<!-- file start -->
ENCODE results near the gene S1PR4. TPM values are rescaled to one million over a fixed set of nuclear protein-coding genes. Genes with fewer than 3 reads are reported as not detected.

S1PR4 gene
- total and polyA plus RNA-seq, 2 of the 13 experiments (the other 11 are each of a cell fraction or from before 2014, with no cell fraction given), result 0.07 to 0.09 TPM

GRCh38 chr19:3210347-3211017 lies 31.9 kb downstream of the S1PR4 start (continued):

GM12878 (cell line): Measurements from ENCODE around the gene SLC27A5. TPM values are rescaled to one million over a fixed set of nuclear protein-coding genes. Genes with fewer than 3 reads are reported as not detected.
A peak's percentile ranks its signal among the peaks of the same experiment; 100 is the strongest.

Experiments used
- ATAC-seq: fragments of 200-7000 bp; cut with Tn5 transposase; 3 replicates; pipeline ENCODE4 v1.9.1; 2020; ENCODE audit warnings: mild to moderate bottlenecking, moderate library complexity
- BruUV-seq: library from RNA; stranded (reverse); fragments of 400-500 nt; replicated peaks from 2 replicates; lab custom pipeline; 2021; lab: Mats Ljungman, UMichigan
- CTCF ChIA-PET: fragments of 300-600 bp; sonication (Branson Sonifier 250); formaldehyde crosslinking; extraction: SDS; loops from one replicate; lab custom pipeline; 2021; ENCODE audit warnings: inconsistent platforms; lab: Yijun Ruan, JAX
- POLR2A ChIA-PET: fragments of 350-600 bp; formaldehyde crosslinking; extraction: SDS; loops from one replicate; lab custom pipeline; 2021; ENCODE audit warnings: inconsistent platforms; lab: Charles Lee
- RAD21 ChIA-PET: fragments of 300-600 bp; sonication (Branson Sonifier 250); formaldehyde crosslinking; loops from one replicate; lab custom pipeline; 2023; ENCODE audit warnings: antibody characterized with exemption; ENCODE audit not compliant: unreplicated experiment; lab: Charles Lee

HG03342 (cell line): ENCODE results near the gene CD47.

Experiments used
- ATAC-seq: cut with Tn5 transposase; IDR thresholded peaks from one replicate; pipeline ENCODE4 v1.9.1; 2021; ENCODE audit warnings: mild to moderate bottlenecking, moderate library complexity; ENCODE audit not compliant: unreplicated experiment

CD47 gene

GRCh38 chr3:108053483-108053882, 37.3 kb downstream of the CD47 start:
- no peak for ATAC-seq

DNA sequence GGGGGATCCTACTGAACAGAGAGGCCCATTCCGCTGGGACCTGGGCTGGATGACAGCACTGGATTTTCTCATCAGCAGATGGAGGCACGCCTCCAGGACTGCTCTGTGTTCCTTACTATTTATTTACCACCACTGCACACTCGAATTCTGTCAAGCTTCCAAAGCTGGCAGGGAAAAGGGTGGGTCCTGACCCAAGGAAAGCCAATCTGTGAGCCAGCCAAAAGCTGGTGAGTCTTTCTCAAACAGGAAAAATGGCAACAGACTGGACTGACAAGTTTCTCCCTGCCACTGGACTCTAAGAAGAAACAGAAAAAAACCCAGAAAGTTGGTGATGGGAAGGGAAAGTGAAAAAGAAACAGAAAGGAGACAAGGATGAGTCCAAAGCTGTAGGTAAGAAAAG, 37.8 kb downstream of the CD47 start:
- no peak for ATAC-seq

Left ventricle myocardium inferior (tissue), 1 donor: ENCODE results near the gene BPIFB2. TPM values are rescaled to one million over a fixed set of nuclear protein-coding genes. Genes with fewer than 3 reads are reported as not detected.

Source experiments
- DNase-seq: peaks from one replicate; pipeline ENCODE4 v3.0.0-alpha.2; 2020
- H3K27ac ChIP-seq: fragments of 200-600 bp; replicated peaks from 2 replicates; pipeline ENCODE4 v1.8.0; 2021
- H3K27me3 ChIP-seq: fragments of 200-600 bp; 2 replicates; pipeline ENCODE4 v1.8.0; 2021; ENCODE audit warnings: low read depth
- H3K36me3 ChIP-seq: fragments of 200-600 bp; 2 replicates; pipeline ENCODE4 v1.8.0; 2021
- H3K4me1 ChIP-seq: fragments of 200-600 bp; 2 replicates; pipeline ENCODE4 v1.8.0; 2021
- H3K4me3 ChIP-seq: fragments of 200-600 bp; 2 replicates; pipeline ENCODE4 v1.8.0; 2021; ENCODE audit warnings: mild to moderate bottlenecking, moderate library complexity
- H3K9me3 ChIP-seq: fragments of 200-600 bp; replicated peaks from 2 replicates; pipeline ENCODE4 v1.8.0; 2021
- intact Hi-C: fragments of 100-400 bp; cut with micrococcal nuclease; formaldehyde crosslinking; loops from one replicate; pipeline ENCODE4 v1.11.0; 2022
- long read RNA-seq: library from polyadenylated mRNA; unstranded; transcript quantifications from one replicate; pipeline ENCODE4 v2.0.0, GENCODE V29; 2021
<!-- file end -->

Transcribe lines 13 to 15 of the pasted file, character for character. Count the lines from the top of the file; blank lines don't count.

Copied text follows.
HG03342 (cell line): ENCODE results near the gene CD47.

Experiments used
- ATAC-seq: cut with Tn5 transposase; IDR thresholded peaks from one replicate; pipeline ENCODE4 v1.9.1; 2021; ENCODE audit warnings: mild to moderate bottlenecking, moderate library complexity; ENCODE audit not compliant: unreplicated experiment